A private company in the Chinese city of Chengdu has claimed that it will launch an “artificial moon” – an illumination satellite – in 2020, which will be bright enough to replace street lights, the People’s Daily reported.
Wu Chunfeng, the chairperson of the Chengdu Aerospace Science and Technology Microelectronics System Research Institute Co, announced the ambitious project at a mass innovation and entrepreneurship event in Chengdu on October 10. It is not clear whether the project has the government’s backing.
In addition to Tian Fu New Area Science Society, other universities and institutes, including the Harbin Institute of Technology and China Aerospace Science and Industry Corp, are involved in developing Chengdu’s illumination satellites.
Wu claimed that the “artificial moon” will be eight times brighter than the natural moon. It will be able to light an area with a diameter of 10 to 80 km. The testing of the “artificial moon” began two years ago and is now nearing completion, Wu said. He added that the idea came from a French artist, who imagined hanging a necklace made of mirrors above the earth, to reflect sunlight on the streets of Paris.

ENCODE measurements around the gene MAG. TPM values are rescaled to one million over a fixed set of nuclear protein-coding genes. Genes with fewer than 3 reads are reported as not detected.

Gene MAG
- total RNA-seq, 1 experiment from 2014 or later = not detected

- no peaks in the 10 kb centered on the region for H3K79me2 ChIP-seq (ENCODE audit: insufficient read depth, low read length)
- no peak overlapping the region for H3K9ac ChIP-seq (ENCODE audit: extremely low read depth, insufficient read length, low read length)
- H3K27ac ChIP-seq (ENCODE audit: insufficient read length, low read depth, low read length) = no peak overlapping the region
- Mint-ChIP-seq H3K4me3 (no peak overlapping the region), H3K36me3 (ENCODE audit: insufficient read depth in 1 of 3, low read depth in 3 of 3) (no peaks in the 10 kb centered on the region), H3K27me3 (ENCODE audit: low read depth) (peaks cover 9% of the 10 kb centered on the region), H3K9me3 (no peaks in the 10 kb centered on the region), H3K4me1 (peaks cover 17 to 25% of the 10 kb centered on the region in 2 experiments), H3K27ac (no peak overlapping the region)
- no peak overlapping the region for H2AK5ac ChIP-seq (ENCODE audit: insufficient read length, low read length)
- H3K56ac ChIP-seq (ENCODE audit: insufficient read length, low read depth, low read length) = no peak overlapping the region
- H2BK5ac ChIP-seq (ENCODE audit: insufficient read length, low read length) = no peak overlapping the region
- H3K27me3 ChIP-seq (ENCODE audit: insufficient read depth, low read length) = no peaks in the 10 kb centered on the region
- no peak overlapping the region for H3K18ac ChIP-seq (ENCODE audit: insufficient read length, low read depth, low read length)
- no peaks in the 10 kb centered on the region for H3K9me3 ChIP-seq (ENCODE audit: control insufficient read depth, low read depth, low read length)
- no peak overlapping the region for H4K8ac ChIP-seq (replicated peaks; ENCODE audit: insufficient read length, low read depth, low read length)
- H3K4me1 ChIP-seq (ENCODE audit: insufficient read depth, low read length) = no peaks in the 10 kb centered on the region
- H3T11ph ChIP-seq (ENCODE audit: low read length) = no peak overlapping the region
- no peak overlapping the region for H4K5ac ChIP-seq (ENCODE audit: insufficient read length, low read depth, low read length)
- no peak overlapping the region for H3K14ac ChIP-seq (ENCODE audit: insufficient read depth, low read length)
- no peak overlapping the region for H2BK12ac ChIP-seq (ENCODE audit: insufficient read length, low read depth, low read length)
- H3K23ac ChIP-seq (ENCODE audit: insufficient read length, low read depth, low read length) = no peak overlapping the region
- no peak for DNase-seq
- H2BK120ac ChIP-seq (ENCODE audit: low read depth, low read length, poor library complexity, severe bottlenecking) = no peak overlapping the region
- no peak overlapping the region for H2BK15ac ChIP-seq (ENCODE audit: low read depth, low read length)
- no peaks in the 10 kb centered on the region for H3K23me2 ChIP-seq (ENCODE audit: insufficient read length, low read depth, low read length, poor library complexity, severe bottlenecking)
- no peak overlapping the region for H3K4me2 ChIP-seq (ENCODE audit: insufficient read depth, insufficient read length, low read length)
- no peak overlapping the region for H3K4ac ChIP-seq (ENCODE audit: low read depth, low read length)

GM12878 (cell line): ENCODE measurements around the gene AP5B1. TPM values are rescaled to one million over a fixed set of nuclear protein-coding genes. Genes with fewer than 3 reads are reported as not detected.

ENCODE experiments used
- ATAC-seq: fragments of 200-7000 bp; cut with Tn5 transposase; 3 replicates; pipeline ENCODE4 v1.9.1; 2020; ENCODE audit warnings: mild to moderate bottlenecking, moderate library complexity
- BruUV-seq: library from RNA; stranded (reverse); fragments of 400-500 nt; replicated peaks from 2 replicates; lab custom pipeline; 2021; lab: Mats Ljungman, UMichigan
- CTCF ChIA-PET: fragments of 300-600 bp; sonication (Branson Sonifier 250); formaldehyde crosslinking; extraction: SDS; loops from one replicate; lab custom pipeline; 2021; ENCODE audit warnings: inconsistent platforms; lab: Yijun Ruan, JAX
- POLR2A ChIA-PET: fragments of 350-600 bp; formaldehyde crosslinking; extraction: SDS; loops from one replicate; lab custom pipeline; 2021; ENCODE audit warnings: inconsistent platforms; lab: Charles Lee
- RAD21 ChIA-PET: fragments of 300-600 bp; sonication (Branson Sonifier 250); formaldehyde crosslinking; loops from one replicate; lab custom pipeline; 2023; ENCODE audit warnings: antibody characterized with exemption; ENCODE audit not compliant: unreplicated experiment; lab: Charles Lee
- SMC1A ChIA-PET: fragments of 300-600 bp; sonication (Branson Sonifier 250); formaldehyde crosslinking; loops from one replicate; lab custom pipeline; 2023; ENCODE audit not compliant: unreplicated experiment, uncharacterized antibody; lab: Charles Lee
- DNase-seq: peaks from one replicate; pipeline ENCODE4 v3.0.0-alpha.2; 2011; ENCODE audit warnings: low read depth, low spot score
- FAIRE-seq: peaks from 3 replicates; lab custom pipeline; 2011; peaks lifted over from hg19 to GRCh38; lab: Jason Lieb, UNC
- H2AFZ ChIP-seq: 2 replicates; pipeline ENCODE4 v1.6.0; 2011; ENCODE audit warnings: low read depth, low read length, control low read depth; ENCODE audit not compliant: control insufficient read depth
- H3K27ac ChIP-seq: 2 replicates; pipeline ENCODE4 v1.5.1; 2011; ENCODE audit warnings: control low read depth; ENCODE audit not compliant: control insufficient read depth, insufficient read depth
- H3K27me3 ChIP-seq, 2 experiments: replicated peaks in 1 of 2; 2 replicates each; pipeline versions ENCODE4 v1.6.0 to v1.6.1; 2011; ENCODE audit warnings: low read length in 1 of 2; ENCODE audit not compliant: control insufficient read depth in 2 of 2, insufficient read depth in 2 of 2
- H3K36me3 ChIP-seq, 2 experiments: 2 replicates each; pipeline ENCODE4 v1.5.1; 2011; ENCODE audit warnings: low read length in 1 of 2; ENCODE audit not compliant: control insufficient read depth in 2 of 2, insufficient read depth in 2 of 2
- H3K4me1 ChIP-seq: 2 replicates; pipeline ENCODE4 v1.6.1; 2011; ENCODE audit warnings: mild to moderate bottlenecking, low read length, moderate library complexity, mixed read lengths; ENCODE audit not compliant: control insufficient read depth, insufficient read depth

In a report on Friday, the China Daily said that the “artificial moon” will work as a mirror. It will orbit 500 km around the Earth, and reflect sunlight back to the planet. There could be three huge “moons” by 2022, Wu claimed in an interview. “By then, the three huge mirrors will divide the 360-degree orbital plane, illuminating an area for 24 hours continuously,” he said. The reflected sunlight can cover an area of 3,600 square km to 6,400 square km, Wu added.
He dismissed concerns that the light from the “artificial moon” could adversely impact the daily routines of animals, or make astronomical observations more difficult. Wu said the light intensity and illumination time of the device can be controlled.
He claimed it would save the city a lot of money. If the launch of this moon is successful, three more could follow in 2022, Wu told China Daily. Wu estimated the city of Chengdu could save around $174 million (1.2 billion yuan) [Rs 1,271 crore] in electricity ever year if the artificial moon illuminated 31 square miles of the city. Artificial moonlight could also serve other purposes, he suggested, like illuminating disaster zones during blackouts.